Thursday, June 6, 2013

From Naxalbari to Bastar: Red Shadow Over India

Charu Majumdar
Naxalbari – the place which inspired a virulent political movement is today hardly half an hour drive from Siliguri, hub of North Bengal. It was the summer of 67 in this beautiful countryside on the foothills of Himalayas when a group of villagers went missing. Next day as other men went to till the lands, women followed them from behind the bushes. As the men got on with their work, police came to arrest them. Villagers realized that this was being done at the instigation of local jotedar. As women resisted, a scuffle broke out. In the melee, a police inspector, Sonam Wangdi was killed by an arrow. Policemen returned next day with a bigger contingent and faced angry villagers led by women with children tied at their back. Police opened fire on them, killing 7 women, two men and two children. Already there was a strong current of resistance in the area thanks to tea garden workers movement led by local communist leaders like Kanu Sanyal and Jangal Santhal. A month later, a huge rally was organized near Siliguri with landless peasants and tea garden workers and a committee was formed to take the struggle forward. Charu Mazumdar called for an armed struggle to capture land.

In the late 1940s North Bengal was the epicenter of communist-led Tebhaga movement, which demanded at least two-third of the produce for the actual tiller. A number of participants later on felt that they were forced to compromise during the Tebhaga movement mainly because they did not take up arms. Two decades after independence, Bengal was tottering on the brink – feudal exploitation continued unabated in the countryside, industries were facing a tough time. Overflowing refugees from the East strained public resources. An insensitive political class failed to understand the frustration of a new generation. Calcutta was rocked by a series of agitations over tram-fare hike, over ration-supply, which alone ended in more than 50 deaths. A militant student movement, fanning out of Presidency College, took inspiration from student movements and anti-war protests going on at that time in the USA and Europe. To such Che Guevara inspired romantic revolutionaries, the news of landless peasants and tribal tea garden workers rising together provided the proverbial spark. Events followed quickly after June 1967. Two years later, on May Day, birth of a new party, Communist Party of India (Marxist-Leninist) was announced – a party which promised to usher in Communism through armed struggle.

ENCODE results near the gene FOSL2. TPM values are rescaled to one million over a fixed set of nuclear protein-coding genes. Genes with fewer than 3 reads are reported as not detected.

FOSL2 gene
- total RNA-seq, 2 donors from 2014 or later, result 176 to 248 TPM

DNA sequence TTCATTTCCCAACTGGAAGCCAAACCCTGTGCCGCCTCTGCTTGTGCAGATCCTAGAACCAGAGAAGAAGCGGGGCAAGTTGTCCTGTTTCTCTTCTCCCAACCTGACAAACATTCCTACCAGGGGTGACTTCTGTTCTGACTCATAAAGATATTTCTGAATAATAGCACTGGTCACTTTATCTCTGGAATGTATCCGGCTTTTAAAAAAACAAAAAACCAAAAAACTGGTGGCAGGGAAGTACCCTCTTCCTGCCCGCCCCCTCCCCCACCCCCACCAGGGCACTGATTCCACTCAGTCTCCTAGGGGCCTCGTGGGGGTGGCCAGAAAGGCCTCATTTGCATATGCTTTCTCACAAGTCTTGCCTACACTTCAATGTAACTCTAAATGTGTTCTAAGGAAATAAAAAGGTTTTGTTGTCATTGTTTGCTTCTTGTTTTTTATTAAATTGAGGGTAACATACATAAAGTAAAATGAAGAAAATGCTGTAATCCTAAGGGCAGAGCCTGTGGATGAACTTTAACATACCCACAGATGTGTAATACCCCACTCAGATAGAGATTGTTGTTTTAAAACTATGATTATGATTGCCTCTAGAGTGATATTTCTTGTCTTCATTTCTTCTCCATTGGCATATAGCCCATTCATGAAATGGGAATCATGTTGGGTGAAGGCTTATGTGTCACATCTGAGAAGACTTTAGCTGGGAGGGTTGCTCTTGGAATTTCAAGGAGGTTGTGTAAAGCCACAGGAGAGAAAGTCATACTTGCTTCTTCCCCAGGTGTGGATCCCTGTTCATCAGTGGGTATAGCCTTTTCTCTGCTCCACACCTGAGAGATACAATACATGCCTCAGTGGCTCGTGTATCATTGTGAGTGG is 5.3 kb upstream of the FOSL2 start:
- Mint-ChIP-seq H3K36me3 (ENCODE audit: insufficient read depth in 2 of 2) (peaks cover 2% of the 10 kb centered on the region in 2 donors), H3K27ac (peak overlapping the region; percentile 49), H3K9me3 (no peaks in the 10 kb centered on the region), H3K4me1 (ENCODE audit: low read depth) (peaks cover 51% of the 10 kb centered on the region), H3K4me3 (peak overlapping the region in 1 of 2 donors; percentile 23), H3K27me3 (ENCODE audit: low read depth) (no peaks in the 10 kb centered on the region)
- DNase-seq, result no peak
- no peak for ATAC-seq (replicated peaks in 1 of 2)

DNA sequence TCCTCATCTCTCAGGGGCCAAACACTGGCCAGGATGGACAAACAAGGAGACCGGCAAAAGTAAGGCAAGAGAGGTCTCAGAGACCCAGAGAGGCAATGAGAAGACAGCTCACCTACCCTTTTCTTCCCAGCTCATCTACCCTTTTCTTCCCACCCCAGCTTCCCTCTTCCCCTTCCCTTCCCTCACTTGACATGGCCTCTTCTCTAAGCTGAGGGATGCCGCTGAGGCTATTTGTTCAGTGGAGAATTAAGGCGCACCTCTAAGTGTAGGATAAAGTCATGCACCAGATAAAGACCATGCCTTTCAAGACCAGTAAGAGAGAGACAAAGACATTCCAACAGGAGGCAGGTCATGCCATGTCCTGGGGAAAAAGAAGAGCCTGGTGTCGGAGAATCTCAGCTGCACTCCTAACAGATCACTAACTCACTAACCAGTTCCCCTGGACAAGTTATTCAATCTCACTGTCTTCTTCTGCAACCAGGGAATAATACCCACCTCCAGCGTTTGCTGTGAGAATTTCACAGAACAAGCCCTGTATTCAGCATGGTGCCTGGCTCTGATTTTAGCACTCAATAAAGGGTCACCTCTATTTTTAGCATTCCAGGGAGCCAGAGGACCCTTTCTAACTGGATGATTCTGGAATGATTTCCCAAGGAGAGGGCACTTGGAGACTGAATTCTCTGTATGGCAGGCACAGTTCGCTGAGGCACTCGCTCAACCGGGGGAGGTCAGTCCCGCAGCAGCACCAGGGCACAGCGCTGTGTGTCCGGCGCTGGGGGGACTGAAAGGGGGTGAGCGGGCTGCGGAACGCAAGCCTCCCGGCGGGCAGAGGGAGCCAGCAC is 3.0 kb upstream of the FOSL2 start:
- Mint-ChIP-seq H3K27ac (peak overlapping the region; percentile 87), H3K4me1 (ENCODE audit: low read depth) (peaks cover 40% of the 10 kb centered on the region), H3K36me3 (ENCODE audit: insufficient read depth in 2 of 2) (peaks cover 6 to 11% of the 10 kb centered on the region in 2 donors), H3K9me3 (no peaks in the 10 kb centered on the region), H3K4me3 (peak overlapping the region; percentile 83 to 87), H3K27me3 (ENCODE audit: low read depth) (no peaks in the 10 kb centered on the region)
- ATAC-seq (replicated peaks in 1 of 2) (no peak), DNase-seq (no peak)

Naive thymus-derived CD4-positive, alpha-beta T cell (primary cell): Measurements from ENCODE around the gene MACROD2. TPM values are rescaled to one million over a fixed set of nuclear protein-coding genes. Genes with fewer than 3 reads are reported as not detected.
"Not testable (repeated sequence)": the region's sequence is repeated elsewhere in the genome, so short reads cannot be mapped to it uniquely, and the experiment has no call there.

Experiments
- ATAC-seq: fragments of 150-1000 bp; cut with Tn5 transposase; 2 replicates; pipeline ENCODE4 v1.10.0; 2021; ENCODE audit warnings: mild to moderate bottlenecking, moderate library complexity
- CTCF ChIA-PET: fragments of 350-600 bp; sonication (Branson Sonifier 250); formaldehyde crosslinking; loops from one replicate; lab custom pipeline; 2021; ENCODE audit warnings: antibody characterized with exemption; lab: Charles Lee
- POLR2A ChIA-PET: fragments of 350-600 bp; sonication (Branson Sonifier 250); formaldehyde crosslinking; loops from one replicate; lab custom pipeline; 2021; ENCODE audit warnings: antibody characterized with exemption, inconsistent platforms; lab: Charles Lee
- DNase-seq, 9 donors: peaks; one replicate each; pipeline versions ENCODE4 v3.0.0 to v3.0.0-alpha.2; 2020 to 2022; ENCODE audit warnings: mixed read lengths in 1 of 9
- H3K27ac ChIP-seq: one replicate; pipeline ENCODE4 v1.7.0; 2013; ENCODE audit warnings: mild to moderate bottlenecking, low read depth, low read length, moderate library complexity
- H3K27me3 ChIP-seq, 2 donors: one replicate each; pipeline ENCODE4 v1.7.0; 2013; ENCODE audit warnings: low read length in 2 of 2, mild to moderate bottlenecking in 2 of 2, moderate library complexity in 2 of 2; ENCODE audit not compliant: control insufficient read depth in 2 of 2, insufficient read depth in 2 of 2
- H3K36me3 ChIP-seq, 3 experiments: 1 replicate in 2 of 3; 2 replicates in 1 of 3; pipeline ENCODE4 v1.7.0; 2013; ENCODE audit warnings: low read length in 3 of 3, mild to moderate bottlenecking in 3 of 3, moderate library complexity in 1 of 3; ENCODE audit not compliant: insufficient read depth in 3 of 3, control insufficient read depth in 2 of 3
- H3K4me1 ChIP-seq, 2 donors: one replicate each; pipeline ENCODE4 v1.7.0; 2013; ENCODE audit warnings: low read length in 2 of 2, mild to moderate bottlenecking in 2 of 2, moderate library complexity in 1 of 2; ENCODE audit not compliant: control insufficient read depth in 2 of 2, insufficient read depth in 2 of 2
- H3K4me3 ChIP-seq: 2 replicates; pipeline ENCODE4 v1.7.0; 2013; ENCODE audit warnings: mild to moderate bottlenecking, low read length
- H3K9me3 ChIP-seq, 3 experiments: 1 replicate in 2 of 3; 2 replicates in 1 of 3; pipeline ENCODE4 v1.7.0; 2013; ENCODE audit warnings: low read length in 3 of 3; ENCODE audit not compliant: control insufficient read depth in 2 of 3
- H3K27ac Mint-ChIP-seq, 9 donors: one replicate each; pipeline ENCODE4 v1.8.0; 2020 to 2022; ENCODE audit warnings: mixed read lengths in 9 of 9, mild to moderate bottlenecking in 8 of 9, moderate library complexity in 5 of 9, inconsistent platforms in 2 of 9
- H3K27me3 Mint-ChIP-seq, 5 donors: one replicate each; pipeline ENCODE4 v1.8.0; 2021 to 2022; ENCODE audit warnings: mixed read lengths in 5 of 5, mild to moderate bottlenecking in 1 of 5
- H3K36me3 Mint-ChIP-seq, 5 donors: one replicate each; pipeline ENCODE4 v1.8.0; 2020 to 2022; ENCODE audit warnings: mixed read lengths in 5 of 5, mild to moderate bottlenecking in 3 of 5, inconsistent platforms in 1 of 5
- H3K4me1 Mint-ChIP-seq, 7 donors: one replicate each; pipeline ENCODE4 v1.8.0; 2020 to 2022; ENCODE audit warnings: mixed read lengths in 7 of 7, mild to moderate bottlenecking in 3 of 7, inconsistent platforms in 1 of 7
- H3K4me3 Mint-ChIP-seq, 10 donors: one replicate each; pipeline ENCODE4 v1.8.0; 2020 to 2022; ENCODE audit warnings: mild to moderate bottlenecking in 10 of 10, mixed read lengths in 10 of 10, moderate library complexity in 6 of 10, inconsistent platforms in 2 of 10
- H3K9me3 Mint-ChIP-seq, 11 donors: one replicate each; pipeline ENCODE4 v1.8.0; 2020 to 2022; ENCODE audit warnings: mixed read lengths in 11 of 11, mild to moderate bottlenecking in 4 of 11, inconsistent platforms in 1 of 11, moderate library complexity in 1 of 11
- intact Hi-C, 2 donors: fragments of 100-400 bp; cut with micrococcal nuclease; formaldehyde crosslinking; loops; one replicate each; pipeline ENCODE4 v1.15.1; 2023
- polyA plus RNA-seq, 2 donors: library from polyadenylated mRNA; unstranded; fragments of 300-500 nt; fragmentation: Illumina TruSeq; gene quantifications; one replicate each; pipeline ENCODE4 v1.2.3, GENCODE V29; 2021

Following the clarion call of Charu Maumdar, students left for villages and planned to encircle cities with armed peasants ready for class struggle. Their mandate was to kill all class opponents – jotedars, rich landowners and whosoever was against the revolution. Between 1970 and mid-71, waves of Naxalite violence rocked the entire country though the intensity was highest in West Bengal (3500 out of 4000 plus reported incidents) followed by Bihar and Odisha. Some of the areas became Naxalite strongholds like Gopiballavpur and Debra in West Bengal, Mushahari in Bihar, Lakhimpur in UP and Srikakulam in Andhra Pradesh. However, soon they realized that villagers were less than eager and they themselves did not have either the organization or the arms to take the revolution forward. A joint Army, para-military and police operations – Operation Steeple Chase – cleansed the Naxal strongholds ruthlessly between 1 July and 15 August 1972. Charu Majumdar, long suffering from heart ailment, died soon his arrest in July 1972. With his death curtains came down on the first phase of Naxal movement. A brutal police repression followed under Siddhartha Shankar Ray (1972-77) in Bengal, wiping out last vestiges of urban left-wing extremism.